Opening of jars, car doors or drawers. 
Pain when it simply rests on your hands or forearms? 
Gripping objects 
Removing clothes from the washing machine 
Cutting and preparing food 
Using utensils 
tying shoelaces
arranging the hair 
carrying grocery bags 
making the bed 
grabbing a broom or vacuum 
pulling a plug from an outlet 
There are many great ways but also many smaller ways in which we depend on the use of our hands …. 
Therefore, like other parts of the fibro body, we know that there is no quick solution, however, because we use and depend on our hands in so many daily activities of life, I think it is prudent to protect this area as much as possible . I remember a time years ago when my hands were particularly painful to the point that I went to one of my chiropractors feeling very worried.
And what about a handshake? Have you ever noticed that some people like to exercise their power by shaking hands too hard? And with fibro, you may feel as if you were crushing your hands and fingers. I made this happen recently, and the “feeling” of that handshake seemed to take too long. 
As a practitioner and coach, I use my hands often and although I have used several repetitive movements in my work, it really does not make sense to me that this pain would be so debilitating to the point of not being able to fully use my hands without undue pain. It took me some time to realize that it was part of fibromyalgia, not arthritis. In addition, through the decrease of repetitive movements, it helped that more immediate pain.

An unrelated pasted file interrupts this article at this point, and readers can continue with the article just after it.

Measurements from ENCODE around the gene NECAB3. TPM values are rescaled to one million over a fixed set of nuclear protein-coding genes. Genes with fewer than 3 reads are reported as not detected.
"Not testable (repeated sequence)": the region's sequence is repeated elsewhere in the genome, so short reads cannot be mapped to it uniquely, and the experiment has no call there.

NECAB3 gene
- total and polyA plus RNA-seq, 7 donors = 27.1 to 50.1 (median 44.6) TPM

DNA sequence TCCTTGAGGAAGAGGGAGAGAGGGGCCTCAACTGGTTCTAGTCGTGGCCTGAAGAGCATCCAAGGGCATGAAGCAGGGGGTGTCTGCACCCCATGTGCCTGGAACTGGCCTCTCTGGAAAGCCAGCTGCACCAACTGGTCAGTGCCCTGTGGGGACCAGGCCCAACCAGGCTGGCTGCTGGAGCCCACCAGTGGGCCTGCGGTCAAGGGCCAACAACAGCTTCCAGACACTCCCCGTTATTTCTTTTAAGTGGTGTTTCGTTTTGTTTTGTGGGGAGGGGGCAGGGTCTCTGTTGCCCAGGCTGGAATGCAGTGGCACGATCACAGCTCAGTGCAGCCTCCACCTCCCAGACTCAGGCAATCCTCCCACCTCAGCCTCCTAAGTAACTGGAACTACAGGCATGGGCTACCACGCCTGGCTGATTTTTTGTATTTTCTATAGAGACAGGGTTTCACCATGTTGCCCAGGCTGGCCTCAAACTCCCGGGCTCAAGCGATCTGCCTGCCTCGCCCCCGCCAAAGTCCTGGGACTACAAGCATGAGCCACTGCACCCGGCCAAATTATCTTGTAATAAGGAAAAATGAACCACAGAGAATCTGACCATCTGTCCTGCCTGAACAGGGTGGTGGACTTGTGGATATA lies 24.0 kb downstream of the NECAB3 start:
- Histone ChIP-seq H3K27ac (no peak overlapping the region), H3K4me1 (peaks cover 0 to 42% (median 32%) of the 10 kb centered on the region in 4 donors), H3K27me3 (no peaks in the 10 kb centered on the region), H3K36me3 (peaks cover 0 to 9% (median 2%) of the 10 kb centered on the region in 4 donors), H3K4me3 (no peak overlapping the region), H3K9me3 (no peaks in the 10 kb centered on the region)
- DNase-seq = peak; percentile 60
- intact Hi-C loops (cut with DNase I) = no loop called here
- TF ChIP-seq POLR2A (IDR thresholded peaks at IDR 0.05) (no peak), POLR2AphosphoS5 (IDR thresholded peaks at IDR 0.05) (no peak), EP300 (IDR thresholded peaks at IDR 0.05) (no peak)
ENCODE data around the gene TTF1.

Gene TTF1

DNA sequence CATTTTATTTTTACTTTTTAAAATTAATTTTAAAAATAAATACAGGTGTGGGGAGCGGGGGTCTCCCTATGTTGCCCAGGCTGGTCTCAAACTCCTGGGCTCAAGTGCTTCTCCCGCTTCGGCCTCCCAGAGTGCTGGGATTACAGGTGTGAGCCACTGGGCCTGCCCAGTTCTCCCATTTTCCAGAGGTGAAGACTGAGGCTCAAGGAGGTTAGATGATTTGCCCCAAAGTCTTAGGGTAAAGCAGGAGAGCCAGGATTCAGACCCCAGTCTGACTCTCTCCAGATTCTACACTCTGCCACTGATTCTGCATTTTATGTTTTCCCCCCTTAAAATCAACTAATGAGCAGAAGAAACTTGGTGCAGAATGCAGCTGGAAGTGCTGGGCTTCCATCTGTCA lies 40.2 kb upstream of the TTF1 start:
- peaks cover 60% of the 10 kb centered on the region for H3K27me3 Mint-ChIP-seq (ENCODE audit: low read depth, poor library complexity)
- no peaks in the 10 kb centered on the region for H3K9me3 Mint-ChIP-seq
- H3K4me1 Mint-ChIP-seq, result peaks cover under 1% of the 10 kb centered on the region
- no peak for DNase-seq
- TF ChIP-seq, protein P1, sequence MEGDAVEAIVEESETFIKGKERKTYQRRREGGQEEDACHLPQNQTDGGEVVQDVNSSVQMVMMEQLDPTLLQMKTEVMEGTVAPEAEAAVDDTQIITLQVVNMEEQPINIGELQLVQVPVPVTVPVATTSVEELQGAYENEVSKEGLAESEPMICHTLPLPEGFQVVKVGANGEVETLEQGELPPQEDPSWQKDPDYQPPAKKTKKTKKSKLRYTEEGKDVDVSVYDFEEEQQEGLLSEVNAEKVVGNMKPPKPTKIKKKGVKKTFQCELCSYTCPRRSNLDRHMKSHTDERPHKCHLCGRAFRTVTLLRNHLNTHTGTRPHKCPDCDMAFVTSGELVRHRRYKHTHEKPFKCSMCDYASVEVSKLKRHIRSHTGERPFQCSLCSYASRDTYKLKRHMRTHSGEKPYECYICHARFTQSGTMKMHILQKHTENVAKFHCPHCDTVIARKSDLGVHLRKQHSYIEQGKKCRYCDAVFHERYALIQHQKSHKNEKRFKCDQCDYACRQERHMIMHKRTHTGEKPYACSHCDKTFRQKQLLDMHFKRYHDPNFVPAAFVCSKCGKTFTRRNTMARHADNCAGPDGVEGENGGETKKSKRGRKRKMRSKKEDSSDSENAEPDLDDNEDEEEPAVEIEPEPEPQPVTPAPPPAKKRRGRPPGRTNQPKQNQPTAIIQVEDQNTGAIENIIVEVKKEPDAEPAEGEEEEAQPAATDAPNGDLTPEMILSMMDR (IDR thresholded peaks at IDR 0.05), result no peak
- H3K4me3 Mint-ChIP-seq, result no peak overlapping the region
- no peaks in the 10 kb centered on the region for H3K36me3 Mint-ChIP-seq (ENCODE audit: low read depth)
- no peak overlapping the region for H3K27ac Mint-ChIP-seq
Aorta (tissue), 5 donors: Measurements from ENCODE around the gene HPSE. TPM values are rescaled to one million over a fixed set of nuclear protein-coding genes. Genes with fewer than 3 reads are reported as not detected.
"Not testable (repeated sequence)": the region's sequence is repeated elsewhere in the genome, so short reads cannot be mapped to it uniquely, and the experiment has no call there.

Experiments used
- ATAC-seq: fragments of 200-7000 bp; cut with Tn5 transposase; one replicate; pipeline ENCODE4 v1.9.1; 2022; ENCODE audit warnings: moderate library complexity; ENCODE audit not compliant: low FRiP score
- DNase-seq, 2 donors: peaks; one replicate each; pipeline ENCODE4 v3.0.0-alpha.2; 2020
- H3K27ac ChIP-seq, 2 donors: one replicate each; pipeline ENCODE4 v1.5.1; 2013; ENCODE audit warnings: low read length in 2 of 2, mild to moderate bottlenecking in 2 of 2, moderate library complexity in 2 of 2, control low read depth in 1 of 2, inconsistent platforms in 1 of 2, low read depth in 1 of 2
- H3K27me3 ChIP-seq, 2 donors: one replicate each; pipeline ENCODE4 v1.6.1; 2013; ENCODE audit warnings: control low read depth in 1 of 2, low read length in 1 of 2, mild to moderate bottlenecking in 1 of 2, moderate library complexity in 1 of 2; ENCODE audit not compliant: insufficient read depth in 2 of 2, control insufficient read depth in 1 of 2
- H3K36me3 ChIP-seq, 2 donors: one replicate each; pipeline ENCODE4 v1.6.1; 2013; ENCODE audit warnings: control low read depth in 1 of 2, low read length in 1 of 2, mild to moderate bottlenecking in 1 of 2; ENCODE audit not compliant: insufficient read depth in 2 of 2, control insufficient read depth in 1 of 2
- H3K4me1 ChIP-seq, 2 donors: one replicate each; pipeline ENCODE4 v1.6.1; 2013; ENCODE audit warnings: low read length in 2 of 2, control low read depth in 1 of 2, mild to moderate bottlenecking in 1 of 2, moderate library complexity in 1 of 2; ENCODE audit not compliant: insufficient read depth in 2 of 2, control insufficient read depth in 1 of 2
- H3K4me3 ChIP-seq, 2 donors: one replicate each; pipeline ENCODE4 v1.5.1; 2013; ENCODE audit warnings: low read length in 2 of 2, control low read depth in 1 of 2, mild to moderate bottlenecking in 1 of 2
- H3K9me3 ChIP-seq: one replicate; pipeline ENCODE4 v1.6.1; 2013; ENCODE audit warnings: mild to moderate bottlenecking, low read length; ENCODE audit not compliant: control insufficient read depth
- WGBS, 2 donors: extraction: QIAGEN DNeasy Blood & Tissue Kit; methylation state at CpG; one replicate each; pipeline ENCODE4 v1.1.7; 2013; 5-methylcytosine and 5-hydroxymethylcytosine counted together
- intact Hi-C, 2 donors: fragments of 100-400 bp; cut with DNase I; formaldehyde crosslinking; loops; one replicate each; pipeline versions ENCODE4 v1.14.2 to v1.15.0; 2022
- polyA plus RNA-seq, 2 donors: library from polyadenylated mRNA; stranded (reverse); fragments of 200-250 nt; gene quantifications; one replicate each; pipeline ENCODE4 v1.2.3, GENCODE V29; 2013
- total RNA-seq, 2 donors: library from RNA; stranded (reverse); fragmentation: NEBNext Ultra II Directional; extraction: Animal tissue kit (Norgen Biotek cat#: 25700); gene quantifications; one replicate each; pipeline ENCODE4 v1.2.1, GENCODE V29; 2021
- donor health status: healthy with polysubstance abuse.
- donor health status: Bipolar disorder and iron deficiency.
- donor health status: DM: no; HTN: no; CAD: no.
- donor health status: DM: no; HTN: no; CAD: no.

Again, it is important to remember that although we must maintain as much strength as possible in our upper body, this type of pain can occur not because of a lack of strength, but simply as part of the symptoms within fibromyalgia and in particular hand pain and fibromyalgia

Is there help for my pain from the hand of fibromyalgia? 
Although we know that pain in the extremities is only part of life with fibromyalgia, we can use several tools to mediate and even minimize pain and / or prevent it from getting worse. As stated earlier, when the pain in your hand becomes debilitating, try to refrain from repetitive movements such as writing / writing. Give your hands a break for a few days if possible. 

Try to wear copper compression gloves. It has been shown that copper used in wear and compression clothing reduces pain; It’s worth a try!! I wear copper clothes, clothes and gloves. I think it’s a good investment for long-term use.
See the upper body exercises on my facebook page, FibroFitPeople1. These can help conditioning the upper body which in turn will help your hand pain and fibromyalgia. Remember that the trigger points that radiate often start at the top of the back, neck and shoulders. 

Try some natural pain relief therapies, such as a few tablespoons. of epsom salts. Soak your hands in a large bowl of Epsom salts (try adding a teaspoon of ginger root powder as shown for the footbath on the adrenal stressarticle page here on the website)
The heating sensation of ginger root powder really feels good. Generally, it will last about 15-20 minutes after soaking. Just be sure to keep the ginger root powder away from the eyes. 
Incorporate some hand exercises. The increase in blood flow and oxygen is good for every part of our body. Grab a small foam ball or stretch your fingers back gently with the opposite hand. 
Lisa FG.

Before you leave, my sitemap can provide you with an “eye of God” view of this website presented in “outline format”. It shows the titles of the main sections, as well as subpages in an easy to understand way and each entry is a link to the respective page. Click on this link, on the site map and read one more page before going. 
Reference http://www.living-smarter-with-fibromyalgia.com/hand-pain-and-fibromyalgia.html